The world’s $58 billion scam of Africa

Palesa Mazamisa*   [caption id="attachment_10544" align="alignleft" width="300"]British Prime Minister David Cameron debates with South African President Jacob Zuma on his 2011 visit to several African countries. Photo: Frans Sello waga Machate British Prime Minister David Cameron debates with South African President Jacob Zuma on his 2011 visit to several African countries. Photo: Frans Sello waga Machate[/caption] Leaders like British Prime Minister David Cameron have said that aid sceptics are wrong. Aid is essential. Conditions on the African continent demonstrate that perhaps aid in its current form is wrong. In fact, aid blinds us to the fleecing of the continent. ‘The idea that we are aiding Africa is flawed; it is Africa that is aiding the rest of the world.’ This statement opens the July 2014 Health Poverty Action report Honest Accounts: The true story of Africa’s billion dollar losses. The report broaches the self-propagating global myth that Africa, that dark and hapless ‘country’, is in perpetual need of aid in some form – financial, technical, military, or other. Irrespective of whether governments request aid or not, they will get it. And yes, that includes the generosity of celebrity-types and fashion-forwards without whom the continent surely would simply vanish from the consciousness of the global community. Not so, according to the report, which includes contributors the Jubilee Debt Campaign, the Tax Justice Network, and the African Forum and Network on Debt and Development, among others. This quantitative study reveals findings that could be called a 419 scam of epic proportions. The scam, euphemistically couched in political jargon as ‘international aid’, ‘donor funding’ or ‘foreign direct investment’, essentially legitimises the draining of the continent’s resources through a combination of debt creation, repatriation of multinational company profits, illicit financial outflows, tax avoidance and evasion, illegal fishing and logging and other outflows. In financial terms, the report illustrates the loss to Africa as follows: • $46.3 billion in profits made by multinational companies • $21 billion in debt payments, often following irresponsible loans • $35.3 billion in illicit financial flows facilitated by the global network of tax havens • $23.4 billion in foreign currency reserves given as loans to other governments • $17 billion in illegal logging • $1.3 billion in illegal fishing • $6 billion as a result of the migration of skilled workers from Africa • $10.6 billion to adapt to the effects of climate change that it did not cause • $26 billion to promote low carbon economic growth   The-big-picture-is-different-from-what-is-universally-believed-about-aid-to-Africa-1024-x-768   Those figures represent a net loss of $58 billion for the continent. Is this aiding Africa? Not entirely. Beyond the figures, the real impact of the activities result in the stifling of development and opportunities for ordinary citizens across the continent. Irresponsible lending on the part of foreign governments and institutions like the IMF, combined with irresponsible borrowing by African governments lock respective and successive governments into an abyss of continual debt repayments. Tax avoidance and evasion by multinational corporations, as well as the under-pricing of assets and repatriation of profit to their countries of origin or tax havens, deprive African governments of much needed taxes to their budgets. This added with what are often exploitative employment practices, something that the recent mining strike in South Africa highlighted, demonstrates that unregulated foreign direct investment is not automatically the panacea for economic problems on the continent. Similarly, illegal fishing and logging not only represent a financial loss to countries, but it further devastates the ecosystem, not to mention robs local fishermen of participating in generating their own incomes as they have done for generations. It is disturbing that in 2014, the Honest Report produces those particular findings. With that said, it would be surprising if the findings still elicit any sense of shock. The evidence of the fleecing of Africa is all around with high levels of poverty and unemployment, the poor quality of life and health, the indignity of living under governments rife with corruption and general disregard for the average citizen. It is a cycle of perversity that has been talked about during and post-colonisation. As we continue to raise the issues and fight for social and economic justice, it appears as though the continent is further mired into this cycle of depravity. This, as we realise that the findings demonstrate a reconstitution, and some might say reconfirmation, of established patterns of power. The-in-and-out-flows-show-the-unbalanced-reality-of-aid-to-Africa-1024-x-768   But all is not lost. In the same manner that neo-colonialism has had a make-over, replaced its fangs with crowns and veneers, so can the campaign for social and economic justice on the continent obtain a new look. The effect of a global economy that continues to plunge countries into financial The-words-of-first-democratically-elected-leader-of-the-DRC-Patrice-Lumumba-have-yet-to-materialise-635-x-391distress (see also here) is increasingly waking up the consciousness of citizens across the world. From the streets of Madrid, to Athens, and St. Louis, global citizens are faced with the fact that the exploitative practices by a few in positions of power in the political and business sectors, like cancer, will eventually spread throughout the globe. What hurts Africa, hurts the world, and vice versa. Perhaps this realisation will drive the need for meaningful change. The answers and solutions exist. They have been provided by many over the years, including in this report. It’s now time to roll up our sleeves and be committed to implementing them without feeding the need to acquiesce to those in power. So, honestly, to naked profiteering disguised as aid and investment, it’s time to say, thank you, but no thanks. We’ll figure it out in a manner that serves humanity as whole. Not just the privileged few. *Source thisisafrica]]>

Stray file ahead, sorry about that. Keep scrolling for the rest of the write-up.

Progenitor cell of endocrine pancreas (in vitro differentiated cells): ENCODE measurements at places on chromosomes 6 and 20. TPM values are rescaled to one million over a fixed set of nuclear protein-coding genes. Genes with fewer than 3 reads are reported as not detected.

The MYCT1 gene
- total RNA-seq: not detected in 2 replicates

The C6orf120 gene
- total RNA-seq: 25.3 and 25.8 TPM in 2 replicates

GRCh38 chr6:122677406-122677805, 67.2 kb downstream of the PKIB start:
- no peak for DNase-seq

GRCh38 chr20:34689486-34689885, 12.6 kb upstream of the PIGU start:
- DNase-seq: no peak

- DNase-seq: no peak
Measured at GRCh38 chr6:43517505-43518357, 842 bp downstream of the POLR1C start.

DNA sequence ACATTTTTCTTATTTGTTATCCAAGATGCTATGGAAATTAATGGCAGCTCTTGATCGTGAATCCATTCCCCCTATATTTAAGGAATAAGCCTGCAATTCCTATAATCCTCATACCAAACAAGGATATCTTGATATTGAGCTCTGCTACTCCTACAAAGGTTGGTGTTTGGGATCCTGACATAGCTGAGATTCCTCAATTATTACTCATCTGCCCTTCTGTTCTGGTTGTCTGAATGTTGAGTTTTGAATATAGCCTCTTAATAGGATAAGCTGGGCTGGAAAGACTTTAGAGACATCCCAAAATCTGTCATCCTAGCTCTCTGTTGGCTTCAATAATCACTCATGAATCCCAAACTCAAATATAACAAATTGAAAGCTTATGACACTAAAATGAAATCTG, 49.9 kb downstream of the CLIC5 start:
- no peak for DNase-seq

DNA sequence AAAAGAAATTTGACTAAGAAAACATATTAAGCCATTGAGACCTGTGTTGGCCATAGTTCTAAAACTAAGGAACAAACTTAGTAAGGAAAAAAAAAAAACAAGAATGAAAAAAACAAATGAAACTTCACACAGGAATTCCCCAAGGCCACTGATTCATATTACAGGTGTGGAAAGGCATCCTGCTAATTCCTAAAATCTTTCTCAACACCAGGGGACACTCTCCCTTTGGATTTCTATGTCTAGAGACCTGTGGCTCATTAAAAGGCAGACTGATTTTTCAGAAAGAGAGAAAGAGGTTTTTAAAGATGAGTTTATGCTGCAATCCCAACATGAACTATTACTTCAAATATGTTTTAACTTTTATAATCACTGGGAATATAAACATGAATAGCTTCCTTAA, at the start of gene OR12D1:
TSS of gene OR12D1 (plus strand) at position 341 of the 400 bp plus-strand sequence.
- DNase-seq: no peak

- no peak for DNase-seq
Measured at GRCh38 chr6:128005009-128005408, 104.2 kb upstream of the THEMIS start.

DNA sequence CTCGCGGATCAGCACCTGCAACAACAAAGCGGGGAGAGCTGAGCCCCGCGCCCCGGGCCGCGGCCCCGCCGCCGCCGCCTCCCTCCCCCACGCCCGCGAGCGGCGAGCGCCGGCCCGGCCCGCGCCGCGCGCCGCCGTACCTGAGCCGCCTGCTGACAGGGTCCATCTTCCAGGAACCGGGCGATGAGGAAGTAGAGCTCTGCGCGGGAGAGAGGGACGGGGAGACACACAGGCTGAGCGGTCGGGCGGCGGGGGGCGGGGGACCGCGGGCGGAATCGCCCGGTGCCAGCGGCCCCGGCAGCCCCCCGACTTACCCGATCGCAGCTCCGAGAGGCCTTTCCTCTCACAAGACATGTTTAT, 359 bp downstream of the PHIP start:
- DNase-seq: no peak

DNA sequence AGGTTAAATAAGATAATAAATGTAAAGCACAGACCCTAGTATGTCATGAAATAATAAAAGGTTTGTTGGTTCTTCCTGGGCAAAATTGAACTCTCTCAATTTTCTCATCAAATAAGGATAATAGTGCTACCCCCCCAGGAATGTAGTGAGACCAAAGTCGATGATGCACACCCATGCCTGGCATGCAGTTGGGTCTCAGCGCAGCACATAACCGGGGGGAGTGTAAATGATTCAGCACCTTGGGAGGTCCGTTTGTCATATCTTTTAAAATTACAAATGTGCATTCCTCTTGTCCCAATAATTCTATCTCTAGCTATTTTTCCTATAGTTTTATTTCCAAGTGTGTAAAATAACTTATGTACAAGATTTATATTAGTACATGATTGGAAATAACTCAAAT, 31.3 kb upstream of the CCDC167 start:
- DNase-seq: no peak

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One Comment

  1. As to Mazamisa’s viewpoint, blame for past perceived violations can not all be placed at the feet of those who have recognized the Continent as a fruitful “business opportunity”…it required am in-country trading partner to facilitate said transactions, for right or for wrong. The bottom line is that the Continent of Africa generally has requirements, desires and hard-pressed needs that modern technologies are ready, willing and able to supply. Such is the nature of “free enterprise”. Should technology-based upgrades take precedence over centuries-old ways of addressing “infrastructural requirements”, then so be it. Should African nations be desirous of escaping past ways of approaching their economic shortcomings, the open market and other quasi-governmental ways of addressing “market development/business opportunities” deserve to be embraced, rather than chastised. Lumumba’s Communist model has been proven to be ineffective and self-implosive time after time after time. ss